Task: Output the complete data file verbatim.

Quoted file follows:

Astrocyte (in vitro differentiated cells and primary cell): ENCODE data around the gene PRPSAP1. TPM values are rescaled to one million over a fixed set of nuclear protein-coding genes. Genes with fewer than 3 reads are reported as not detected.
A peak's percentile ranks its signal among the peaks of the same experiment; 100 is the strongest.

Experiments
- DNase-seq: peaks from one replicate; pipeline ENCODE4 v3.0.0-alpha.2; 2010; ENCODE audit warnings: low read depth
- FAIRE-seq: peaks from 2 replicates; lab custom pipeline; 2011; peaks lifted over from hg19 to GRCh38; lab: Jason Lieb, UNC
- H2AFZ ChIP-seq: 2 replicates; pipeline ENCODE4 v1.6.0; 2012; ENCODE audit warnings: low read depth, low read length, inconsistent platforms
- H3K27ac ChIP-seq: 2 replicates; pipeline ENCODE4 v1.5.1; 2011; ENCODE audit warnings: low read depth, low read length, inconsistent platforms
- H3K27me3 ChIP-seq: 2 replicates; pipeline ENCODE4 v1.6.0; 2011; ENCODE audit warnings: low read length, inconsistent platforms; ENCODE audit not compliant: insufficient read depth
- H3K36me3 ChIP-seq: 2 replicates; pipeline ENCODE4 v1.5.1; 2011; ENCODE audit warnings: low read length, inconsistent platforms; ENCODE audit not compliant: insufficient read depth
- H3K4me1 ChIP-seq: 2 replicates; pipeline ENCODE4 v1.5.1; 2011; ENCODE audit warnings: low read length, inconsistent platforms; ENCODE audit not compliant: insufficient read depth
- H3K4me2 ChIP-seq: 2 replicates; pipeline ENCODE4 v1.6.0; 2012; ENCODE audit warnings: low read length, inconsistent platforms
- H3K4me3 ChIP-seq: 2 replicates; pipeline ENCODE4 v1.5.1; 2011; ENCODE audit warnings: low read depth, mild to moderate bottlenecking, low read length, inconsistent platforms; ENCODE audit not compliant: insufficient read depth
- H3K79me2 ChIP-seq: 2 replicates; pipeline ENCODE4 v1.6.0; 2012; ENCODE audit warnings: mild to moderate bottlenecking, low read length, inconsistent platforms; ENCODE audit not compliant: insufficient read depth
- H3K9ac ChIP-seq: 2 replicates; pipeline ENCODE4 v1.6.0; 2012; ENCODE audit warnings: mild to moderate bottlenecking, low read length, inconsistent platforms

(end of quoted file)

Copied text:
Astrocyte (in vitro differentiated cells and primary cell): ENCODE data around the gene PRPSAP1. TPM values are rescaled to one million over a fixed set of nuclear protein-coding genes. Genes with fewer than 3 reads are reported as not detected.
A peak's percentile ranks its signal among the peaks of the same experiment; 100 is the strongest.

Experiments
- DNase-seq: peaks from one replicate; pipeline ENCODE4 v3.0.0-alpha.2; 2010; ENCODE audit warnings: low read depth
- FAIRE-seq: peaks from 2 replicates; lab custom pipeline; 2011; peaks lifted over from hg19 to GRCh38; lab: Jason Lieb, UNC
- H2AFZ ChIP-seq: 2 replicates; pipeline ENCODE4 v1.6.0; 2012; ENCODE audit warnings: low read depth, low read length, inconsistent platforms
- H3K27ac ChIP-seq: 2 replicates; pipeline ENCODE4 v1.5.1; 2011; ENCODE audit warnings: low read depth, low read length, inconsistent platforms
- H3K27me3 ChIP-seq: 2 replicates; pipeline ENCODE4 v1.6.0; 2011; ENCODE audit warnings: low read length, inconsistent platforms; ENCODE audit not compliant: insufficient read depth
- H3K36me3 ChIP-seq: 2 replicates; pipeline ENCODE4 v1.5.1; 2011; ENCODE audit warnings: low read length, inconsistent platforms; ENCODE audit not compliant: insufficient read depth
- H3K4me1 ChIP-seq: 2 replicates; pipeline ENCODE4 v1.5.1; 2011; ENCODE audit warnings: low read length, inconsistent platforms; ENCODE audit not compliant: insufficient read depth
- H3K4me2 ChIP-seq: 2 replicates; pipeline ENCODE4 v1.6.0; 2012; ENCODE audit warnings: low read length, inconsistent platforms
- H3K4me3 ChIP-seq: 2 replicates; pipeline ENCODE4 v1.5.1; 2011; ENCODE audit warnings: low read depth, mild to moderate bottlenecking, low read length, inconsistent platforms; ENCODE audit not compliant: insufficient read depth
- H3K79me2 ChIP-seq: 2 replicates; pipeline ENCODE4 v1.6.0; 2012; ENCODE audit warnings: mild to moderate bottlenecking, low read length, inconsistent platforms; ENCODE audit not compliant: insufficient read depth
- H3K9ac ChIP-seq: 2 replicates; pipeline ENCODE4 v1.6.0; 2012; ENCODE audit warnings: mild to moderate bottlenecking, low read length, inconsistent platforms